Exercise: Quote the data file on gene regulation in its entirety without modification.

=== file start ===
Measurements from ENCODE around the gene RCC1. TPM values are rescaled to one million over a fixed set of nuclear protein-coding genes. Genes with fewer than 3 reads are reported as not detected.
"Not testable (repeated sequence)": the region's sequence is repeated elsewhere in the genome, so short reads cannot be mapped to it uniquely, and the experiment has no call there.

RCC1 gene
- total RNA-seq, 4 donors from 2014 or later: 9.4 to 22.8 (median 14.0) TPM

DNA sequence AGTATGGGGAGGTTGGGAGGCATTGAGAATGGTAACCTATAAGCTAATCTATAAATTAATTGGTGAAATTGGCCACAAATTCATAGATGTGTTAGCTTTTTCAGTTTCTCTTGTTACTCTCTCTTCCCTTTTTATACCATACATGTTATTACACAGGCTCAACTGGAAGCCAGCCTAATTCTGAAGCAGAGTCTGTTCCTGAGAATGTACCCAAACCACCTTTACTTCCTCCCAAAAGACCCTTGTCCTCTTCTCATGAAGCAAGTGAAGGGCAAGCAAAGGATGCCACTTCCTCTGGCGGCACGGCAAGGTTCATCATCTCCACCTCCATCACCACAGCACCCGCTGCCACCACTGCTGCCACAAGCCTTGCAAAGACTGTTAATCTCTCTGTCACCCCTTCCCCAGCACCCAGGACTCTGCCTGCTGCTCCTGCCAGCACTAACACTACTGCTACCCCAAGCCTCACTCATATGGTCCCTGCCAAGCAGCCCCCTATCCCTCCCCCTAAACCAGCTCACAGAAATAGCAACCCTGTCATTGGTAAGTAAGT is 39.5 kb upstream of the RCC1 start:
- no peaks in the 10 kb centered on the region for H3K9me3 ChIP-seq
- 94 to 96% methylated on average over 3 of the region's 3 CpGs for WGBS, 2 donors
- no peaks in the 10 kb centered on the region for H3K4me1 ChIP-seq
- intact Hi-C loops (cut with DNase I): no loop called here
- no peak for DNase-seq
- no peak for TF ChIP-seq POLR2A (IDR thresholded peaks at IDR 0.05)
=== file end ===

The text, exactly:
Measurements from ENCODE around the gene RCC1. TPM values are rescaled to one million over a fixed set of nuclear protein-coding genes. Genes with fewer than 3 reads are reported as not detected.
"Not testable (repeated sequence)": the region's sequence is repeated elsewhere in the genome, so short reads cannot be mapped to it uniquely, and the experiment has no call there.

RCC1 gene
- total RNA-seq, 4 donors from 2014 or later: 9.4 to 22.8 (median 14.0) TPM

DNA sequence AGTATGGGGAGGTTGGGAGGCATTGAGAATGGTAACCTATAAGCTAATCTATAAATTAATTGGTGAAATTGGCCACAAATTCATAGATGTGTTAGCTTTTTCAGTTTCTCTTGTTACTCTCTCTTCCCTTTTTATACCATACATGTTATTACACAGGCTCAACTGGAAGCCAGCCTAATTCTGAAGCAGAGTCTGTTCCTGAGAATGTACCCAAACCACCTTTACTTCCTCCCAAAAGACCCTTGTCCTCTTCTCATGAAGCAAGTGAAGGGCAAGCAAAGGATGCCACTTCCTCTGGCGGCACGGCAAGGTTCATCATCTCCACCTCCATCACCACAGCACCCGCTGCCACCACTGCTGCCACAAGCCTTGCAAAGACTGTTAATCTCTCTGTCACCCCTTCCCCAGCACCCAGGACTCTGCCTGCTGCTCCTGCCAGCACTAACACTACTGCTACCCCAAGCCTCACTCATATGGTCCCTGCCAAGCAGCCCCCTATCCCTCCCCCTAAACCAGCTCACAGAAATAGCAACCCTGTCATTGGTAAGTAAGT is 39.5 kb upstream of the RCC1 start:
- no peaks in the 10 kb centered on the region for H3K9me3 ChIP-seq
- 94 to 96% methylated on average over 3 of the region's 3 CpGs for WGBS, 2 donors
- no peaks in the 10 kb centered on the region for H3K4me1 ChIP-seq
- intact Hi-C loops (cut with DNase I): no loop called here
- no peak for DNase-seq
- no peak for TF ChIP-seq POLR2A (IDR thresholded peaks at IDR 0.05)